In two months the Greater Sydney Commission (GSC) unveils its plans for Sydney but what does the Commission actually do, how extensive are its powers and how will it impact local councils, residents and developers?
Government News takes a closer look.
What is it?
The Greater Sydney Commission was created as an independent statutory body by the NSW Government in January this year, partly in response to criticisms that the sheer number of local councils in Sydney was holding back holistic planning and the creation of a big vision for Greater Sydney. There were 43 Greater Sydney councils but that was whittled down to 26 following council amalgamations this year.
The Commission’s Chief Executive Sarah Hill said the GSC reported directly to the NSW Government through the Minister for Planning and it would lead metropolitan planning for the Greater Sydney Region “in a new approach to big picture, longer-term planning.”
“The Commission has a mandate to give government big ideas – game changers – to make Greater Sydney a better place for now and for future generations and is working across government so that development, transport and housing plans are aligned,” Hill said.
She said its key roles included integrating and aligning state and local government land use, transport and environmental planning.
“The Commission is focused on making Greater Sydney a better place and a strong global city to ensure that as Greater Sydney grows it becomes more liveable, more productive and more environmentally sustainable.”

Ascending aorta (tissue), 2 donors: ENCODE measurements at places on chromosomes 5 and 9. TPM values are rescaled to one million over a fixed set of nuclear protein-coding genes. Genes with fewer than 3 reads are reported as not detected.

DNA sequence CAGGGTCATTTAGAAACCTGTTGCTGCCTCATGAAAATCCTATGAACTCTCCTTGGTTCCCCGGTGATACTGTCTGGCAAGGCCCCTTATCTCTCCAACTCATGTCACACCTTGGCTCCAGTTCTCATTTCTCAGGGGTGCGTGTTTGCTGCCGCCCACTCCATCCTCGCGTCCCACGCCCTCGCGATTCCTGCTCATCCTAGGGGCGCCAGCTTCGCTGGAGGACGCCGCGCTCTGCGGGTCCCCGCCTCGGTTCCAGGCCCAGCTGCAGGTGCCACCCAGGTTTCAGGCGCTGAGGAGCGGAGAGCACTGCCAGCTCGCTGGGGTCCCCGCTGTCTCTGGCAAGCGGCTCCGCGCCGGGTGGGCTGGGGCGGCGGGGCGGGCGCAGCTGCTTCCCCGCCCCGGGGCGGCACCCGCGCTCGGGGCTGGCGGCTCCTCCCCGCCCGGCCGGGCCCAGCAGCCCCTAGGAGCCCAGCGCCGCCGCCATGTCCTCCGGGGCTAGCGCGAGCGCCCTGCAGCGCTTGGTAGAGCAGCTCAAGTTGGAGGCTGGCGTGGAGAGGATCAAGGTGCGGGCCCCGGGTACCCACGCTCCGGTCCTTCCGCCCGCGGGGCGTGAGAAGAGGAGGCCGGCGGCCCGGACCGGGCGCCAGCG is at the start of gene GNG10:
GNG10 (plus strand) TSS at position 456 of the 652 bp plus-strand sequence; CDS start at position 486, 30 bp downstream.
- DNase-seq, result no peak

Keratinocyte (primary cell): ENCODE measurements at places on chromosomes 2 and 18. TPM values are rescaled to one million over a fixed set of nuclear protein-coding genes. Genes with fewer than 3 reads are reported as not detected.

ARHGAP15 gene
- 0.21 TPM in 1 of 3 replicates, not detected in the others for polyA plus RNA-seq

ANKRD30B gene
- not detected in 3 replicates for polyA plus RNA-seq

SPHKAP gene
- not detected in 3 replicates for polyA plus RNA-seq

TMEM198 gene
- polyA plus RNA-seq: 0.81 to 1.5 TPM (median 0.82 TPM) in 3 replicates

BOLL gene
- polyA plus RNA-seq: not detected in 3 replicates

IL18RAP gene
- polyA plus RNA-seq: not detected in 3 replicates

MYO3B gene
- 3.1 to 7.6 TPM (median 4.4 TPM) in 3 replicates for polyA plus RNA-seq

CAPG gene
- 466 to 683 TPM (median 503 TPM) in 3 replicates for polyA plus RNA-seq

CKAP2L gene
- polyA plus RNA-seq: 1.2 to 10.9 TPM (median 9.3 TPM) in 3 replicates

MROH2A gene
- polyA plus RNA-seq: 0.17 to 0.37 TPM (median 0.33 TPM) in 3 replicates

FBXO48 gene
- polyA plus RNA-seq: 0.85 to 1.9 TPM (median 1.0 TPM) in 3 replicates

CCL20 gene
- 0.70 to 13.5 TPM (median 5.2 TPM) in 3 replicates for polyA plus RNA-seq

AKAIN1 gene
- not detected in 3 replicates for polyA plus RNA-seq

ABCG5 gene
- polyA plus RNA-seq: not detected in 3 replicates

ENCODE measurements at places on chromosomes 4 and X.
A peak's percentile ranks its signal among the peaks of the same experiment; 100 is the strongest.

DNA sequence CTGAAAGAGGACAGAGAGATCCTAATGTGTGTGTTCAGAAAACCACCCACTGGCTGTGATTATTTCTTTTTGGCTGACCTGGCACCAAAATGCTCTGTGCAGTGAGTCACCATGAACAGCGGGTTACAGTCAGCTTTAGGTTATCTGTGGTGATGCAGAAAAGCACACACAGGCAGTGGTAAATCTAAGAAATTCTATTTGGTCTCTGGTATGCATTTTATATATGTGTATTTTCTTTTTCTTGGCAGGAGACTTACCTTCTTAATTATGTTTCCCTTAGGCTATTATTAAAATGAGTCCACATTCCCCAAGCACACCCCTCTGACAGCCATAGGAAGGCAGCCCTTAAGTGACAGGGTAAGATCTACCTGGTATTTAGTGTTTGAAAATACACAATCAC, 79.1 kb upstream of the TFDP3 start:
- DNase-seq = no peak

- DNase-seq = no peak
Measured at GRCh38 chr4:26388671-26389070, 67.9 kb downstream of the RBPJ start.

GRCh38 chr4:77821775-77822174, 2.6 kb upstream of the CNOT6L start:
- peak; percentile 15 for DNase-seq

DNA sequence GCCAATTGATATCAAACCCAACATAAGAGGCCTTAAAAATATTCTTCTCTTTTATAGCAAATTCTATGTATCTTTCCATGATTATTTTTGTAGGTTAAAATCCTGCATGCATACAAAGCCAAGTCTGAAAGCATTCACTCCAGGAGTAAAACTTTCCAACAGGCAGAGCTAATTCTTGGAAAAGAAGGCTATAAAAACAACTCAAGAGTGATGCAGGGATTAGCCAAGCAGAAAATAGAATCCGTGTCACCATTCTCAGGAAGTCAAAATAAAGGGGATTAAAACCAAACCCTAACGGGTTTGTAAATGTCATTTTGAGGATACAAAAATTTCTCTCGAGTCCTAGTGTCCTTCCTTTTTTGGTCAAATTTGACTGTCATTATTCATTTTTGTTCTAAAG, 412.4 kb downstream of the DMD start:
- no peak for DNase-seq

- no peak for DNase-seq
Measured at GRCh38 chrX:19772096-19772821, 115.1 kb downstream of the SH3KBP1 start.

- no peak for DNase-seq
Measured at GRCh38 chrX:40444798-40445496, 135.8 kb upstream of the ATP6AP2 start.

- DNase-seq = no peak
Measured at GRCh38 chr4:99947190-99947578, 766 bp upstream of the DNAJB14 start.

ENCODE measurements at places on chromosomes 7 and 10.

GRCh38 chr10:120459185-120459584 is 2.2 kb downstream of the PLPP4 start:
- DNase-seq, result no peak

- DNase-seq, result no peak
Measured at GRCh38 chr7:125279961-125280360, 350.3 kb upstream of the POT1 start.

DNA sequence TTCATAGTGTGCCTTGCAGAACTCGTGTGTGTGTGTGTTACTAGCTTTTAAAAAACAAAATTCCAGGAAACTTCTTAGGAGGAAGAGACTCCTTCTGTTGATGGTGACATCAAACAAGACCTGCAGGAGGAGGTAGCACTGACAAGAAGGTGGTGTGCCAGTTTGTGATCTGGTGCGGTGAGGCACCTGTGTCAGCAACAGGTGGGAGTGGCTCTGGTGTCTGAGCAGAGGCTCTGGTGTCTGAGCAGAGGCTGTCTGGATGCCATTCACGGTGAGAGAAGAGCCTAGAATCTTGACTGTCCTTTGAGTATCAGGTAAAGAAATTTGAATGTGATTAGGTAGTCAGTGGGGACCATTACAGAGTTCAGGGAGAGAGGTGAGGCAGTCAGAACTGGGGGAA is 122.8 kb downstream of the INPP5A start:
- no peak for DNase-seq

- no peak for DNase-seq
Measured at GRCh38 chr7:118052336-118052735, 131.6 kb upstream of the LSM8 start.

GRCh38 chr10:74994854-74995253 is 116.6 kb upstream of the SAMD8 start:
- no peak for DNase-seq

Who is on it?
There are four Greater Sydney Commissioners: Chief Commissioner Lucy Turnbull; Economic Commissioner Geoff Roberts, Adjunct Professor at the City Futures Research Centre at UNSW; Social Commissioner Heather Nesbitt, an expert in social housing and community infrastructure and architect Rod Simpson, the Environment Commissioner.
Alongside that are six district commissioners, who will chair the six Sydney Planning Panels when they are established; three ex-officio members, the departmental heads for planning (Carolyn McNally), transport (Tim Reardon) and treasury (Robert Whitfield).
Planner Sarah Hill is the Chief Executive who heads GSC’s the corporate management team, which includes 12 secondments from state government departments and four from local councils.
What will it do?
The Commission is charged with coming up with six districts plans for Greater Sydney, which are due to go on public exhibition in November. The districts are: Central, West Central, West, North, South West and South and they stretch from Ku-ring-gai to Sutherland, the Blue Mountains and Hawkesbury to the Eastern suburbs.